The rate of prescription stimulant misuse has increased significantly among young adults, although the number of prescriptions for this age group has remained unchanged, according to a study published in the Journal of Clinical Psychiatry.

Researchers found that 60% of all people aged 12 years and older who misused dextroamphetamine-amphetamine and similar medications were in the 18- to 25-year-old age group.

“The growing problem is among young adults,” said Ramin Mojtabai, MD, MPH, PhD, a professor of mental health at Johns Hopkins Bloomberg School of Public Health. “In college, especially, these drugs are used as study-aid medication to help students stay up all night and cram. Our sense is that a sizeable proportion of those who use them believe these medications make them smarter and more capable of studying. We need to educate this group that there could be serious adverse effects from taking these drugs and we don’t know much at all about their long-term health effects.”

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The study included data from 3 national surveys: National Disease and Therapeutic Index (a survey of office-based practices), National Survey on Drug Use and Health (a population survey of substance use), and Drug Abuse Warning Network (a survey of ED visits).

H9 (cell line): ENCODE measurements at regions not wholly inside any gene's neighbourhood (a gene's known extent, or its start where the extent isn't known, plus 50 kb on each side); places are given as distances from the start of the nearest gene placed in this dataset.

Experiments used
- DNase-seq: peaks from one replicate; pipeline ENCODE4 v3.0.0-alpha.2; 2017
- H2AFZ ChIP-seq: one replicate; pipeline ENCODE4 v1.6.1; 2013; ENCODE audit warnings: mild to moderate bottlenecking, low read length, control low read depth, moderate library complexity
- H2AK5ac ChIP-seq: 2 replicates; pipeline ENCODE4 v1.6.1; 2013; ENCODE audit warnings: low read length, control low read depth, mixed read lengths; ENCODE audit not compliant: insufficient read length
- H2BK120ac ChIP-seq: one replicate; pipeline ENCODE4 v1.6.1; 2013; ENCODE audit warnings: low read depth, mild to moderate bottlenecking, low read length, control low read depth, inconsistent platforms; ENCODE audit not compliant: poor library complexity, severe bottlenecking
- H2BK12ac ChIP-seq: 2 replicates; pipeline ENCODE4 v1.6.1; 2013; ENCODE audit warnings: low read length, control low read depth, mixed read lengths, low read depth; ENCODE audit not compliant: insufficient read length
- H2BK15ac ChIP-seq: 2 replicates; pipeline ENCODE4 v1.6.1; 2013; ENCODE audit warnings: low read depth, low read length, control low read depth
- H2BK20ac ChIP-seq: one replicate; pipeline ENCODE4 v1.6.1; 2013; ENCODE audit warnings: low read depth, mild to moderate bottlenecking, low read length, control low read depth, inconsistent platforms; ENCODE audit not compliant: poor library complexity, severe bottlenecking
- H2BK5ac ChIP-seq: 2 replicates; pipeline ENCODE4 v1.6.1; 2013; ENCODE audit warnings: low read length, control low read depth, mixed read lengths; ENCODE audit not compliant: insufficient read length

The study had 3 main findings:

  • The number of visits to a medical professional in which a patient was prescribed dextroamphetamine-amphetamine did not reflect coincident changes with the prevalence of the drug’s nonmedical use – the number of prescriptions for this drug remained relatively stable, whereas nonmedical use among adults significantly increased.
  • In adults, nonmedical use of dextroamphetamine-amphetamine increased by 67%, and related ED visits increased by 156%. These rates did not change among adolescents, which suggests a different usage pattern between the 2 groups.
  • Clinicians were the main source of misused stimulants, regardless of stimulant type or age group.

Young adults who misuse stimulants often get the drugs from family or friends. Two-thirds of these family members and friends obtained the medication from a prescription.

The researchers recommend instituting a monitoring program for prescription stimulants, similar to those in effect for prescription painkillers. Before prescribing a patient one of these medications, clinicians should be able to check a database to ensure they are not receiving multiple prescriptions from multiple clinicians.


  1. Chen L, Crum RM, Strain EC, et al. Prescriptions, nonmedical use, and emergency department visits involving prescription stimulants. J Clin Psychiatry. 2016; doi:10.4088/JCP.14m09291.